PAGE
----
An electronics company engineer who the U.S. government considers a one-man sperm bank has fathered an estimated 14 children through free donations of his semen that he advertises over the Internet.
The U.S. Food and Drug Administration says the San Francisco Bay-area sperm donor poses a threat to public health and has ordered him to stop or face up to a year in prison and a $100,000 fine.
But Trent Arsenault, a healthy, 36-year-old bachelor who professes a strong religious upbringing, sees his sperm giveaways as acts of compassion and insists he's not abandoning his genetic generosity without a fight.
Whatever happens with me sets a precedent, which could mean a lot of childless couples, he told Reuters on Monday. Does the government need to be in people's bedrooms?
He and the FDA are now embroiled in what is believed to be the first legal battle of its kind, one that has drawn national media attention and could test the limits of the agency's authority to regulate private donations of sperm offered as gifts directly to prospective mothers rather than through commercial sperm banks.
Such donations, often provided by men who are close friends of the recipients, have grown more frequent as single women, lesbian partners and heterosexual couples with fertility problems increasingly turn to alternative sources for artificial insemination.
Arsenault's prolific willingness to share his genetic material, which he promotes on a website touting his fitness as a donor, caught the scrutiny of the FDA.
During the past five years, he has given his sperm on more than 328 occasions to at least 46 women, resulting in 14 births, according to the FDA's best estimates from documentation Arsenault himself provided. This, the agency maintains, poses a risk to public health.
Under FDA's regulations, sperm donors are required to be screened for risk factors that may increase the chances of transmitting a communicable disease, FDA spokesperson Rita Chappelle explained in an email.
Sperm banks must comply with precise requirements that include a battery of tests to ensure that the donated sperm does not carry human immunodeficiency virus (HIV), hepatitis B or C, syphilis, chlamydia, gonorrhea, human T-lymphotropic virus, cytomegalovirus or various genetic disorders.
Arsenault gets himself screened every six months for that entire list of diseases but cannot afford the specific FDA-approved tests he is supposed to undergo within seven days of each sperm donation, at a cost of $1,700, he said.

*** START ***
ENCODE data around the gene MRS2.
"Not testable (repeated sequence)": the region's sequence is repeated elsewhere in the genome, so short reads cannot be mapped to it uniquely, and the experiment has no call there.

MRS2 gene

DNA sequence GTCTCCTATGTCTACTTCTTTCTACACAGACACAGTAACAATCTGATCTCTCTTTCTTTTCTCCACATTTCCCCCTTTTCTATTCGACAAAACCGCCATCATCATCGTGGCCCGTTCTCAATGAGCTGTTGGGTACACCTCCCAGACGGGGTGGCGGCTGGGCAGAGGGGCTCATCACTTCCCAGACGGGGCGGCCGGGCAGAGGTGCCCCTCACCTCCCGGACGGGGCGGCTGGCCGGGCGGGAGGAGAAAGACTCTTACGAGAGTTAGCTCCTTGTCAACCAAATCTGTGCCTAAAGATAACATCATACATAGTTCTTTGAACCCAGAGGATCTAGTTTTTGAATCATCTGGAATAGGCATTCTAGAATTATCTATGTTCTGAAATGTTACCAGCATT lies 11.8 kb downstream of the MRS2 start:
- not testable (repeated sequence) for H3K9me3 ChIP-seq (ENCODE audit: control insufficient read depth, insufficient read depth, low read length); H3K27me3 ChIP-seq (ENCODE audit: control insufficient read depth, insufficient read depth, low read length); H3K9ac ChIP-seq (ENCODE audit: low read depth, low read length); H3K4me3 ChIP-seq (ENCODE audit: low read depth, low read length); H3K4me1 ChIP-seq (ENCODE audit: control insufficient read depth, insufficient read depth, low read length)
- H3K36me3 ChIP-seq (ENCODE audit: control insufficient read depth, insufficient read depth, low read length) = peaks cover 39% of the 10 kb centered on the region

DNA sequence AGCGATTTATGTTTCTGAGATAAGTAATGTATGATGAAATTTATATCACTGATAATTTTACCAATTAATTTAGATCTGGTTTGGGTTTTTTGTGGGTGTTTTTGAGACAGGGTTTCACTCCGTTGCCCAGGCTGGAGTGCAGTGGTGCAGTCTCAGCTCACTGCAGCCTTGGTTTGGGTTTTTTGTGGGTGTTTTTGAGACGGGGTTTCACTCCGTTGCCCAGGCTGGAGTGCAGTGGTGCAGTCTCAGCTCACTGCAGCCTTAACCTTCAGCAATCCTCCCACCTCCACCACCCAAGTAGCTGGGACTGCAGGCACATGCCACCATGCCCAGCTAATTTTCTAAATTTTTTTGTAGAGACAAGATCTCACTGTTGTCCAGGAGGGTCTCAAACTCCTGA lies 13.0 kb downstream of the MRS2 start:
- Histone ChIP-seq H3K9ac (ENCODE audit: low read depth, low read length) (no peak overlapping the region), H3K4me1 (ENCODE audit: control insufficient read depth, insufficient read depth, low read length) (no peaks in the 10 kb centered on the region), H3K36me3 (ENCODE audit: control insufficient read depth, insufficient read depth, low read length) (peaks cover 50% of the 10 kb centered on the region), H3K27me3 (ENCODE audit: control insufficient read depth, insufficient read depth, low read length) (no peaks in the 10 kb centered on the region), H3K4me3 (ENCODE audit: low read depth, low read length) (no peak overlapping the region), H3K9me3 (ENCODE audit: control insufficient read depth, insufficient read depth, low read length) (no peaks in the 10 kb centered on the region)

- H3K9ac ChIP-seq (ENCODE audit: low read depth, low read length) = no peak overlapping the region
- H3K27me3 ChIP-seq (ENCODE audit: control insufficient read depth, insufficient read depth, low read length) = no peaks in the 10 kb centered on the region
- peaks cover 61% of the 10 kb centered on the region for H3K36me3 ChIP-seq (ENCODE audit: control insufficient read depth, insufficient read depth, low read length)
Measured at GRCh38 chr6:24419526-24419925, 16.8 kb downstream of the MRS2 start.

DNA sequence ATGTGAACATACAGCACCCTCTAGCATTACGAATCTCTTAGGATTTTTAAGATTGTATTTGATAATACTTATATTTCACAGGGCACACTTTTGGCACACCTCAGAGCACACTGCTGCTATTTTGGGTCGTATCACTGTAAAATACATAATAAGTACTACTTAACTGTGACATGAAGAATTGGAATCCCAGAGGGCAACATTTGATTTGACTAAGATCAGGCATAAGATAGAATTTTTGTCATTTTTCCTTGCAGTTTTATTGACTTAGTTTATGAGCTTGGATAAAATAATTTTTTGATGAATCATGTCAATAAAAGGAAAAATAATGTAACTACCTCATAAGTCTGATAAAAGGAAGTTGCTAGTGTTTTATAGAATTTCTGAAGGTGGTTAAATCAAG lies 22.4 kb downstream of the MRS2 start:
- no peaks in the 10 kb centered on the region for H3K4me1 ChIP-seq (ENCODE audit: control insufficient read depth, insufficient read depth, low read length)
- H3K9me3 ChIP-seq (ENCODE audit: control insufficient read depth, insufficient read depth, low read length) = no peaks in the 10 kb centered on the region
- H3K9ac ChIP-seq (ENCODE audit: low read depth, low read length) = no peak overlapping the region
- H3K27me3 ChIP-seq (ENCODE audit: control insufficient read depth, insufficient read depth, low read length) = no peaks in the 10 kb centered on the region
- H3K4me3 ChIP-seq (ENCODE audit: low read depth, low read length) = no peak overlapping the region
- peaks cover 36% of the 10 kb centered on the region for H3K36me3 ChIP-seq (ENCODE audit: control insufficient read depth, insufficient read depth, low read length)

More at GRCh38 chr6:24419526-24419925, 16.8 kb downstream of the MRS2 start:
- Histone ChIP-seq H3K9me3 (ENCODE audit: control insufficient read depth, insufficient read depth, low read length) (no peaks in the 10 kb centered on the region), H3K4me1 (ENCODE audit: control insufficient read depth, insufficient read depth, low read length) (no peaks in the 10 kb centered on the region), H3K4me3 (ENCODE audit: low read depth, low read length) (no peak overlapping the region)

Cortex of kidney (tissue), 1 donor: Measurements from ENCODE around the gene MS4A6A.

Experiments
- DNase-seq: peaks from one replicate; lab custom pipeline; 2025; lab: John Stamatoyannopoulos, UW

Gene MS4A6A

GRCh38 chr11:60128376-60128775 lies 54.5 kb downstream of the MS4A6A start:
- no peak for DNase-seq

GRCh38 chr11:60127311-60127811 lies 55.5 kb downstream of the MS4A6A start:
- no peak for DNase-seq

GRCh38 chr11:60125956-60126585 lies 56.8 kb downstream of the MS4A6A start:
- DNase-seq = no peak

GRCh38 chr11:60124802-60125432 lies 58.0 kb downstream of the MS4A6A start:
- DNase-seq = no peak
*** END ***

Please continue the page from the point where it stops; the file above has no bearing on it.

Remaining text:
The stringent, costly testing regimen is the main reason sperm banks charge hundreds of dollars for their services, says Sherron Mills, executive director of the Pacific Reproductive Services in San Francisco.
Rates there range from $425 to $600 or more per insemination, and any woman who finds such a sum too onerous to pay is probably unable to afford routine costs associated with being a parent, Mills said. Once you have kids, it costs every bit as much every month, she said.
INSPECTORS AT THE DOOR
FDA regulators paid four visits last year to Arsenault's home in Fremont, California, a few miles east of San Francisco, to inspect what they regarded as his sperm-bank operation there, even though he only provides his own semen and does not charge for his services.
The FDA's inquiry culminated last fall with one final visit by agency officials to his home, accompanied by police, to hand-deliver the cease-and-desist order.
Chappelle declined to say whether the agency is investigating any other freelance sperm donors, many of whom advertise their services on the Internet. But Arsenault has retained a lawyer who is handling his court challenge.
Pending the outcome of the case, the FDA has refrained from enforcing its order, and Arsenault said he has continued to donate sperm.
Besides providing greater health safeguards, Mills said, sperm banks offer their customers stronger legal protection from donors who might try to assert their paternity rights after a child is born.
Arsenault signs forms waiving any parental rights. But Mills said such agreements have been voided in some California cases when a medical doctor was absent from the transaction.
Eleanor Nicoll, spokeswoman for the American Society for Reproductive Medicine, said the involvement of a physician is beneficial in and of itself. If you're trying to address a medical problem, you should seek medical treatment, she said.
But Arsenault argues that outlawing the kind of free service he provides runs the risk of driving some women to seek sperm donations from more questionable sources.
If you shut out the sperm donors, they are going to have to meet some bar dude, he said. Spouses would have to cheat on each other.
Arsenault said he gets to know couples before donating to them and maintains relationships with many of the children conceived with his sperm, one reason he doesn't want to stop.
I have made a commitment to families I donated to, he said. It's a big emotional process to partner with a donor.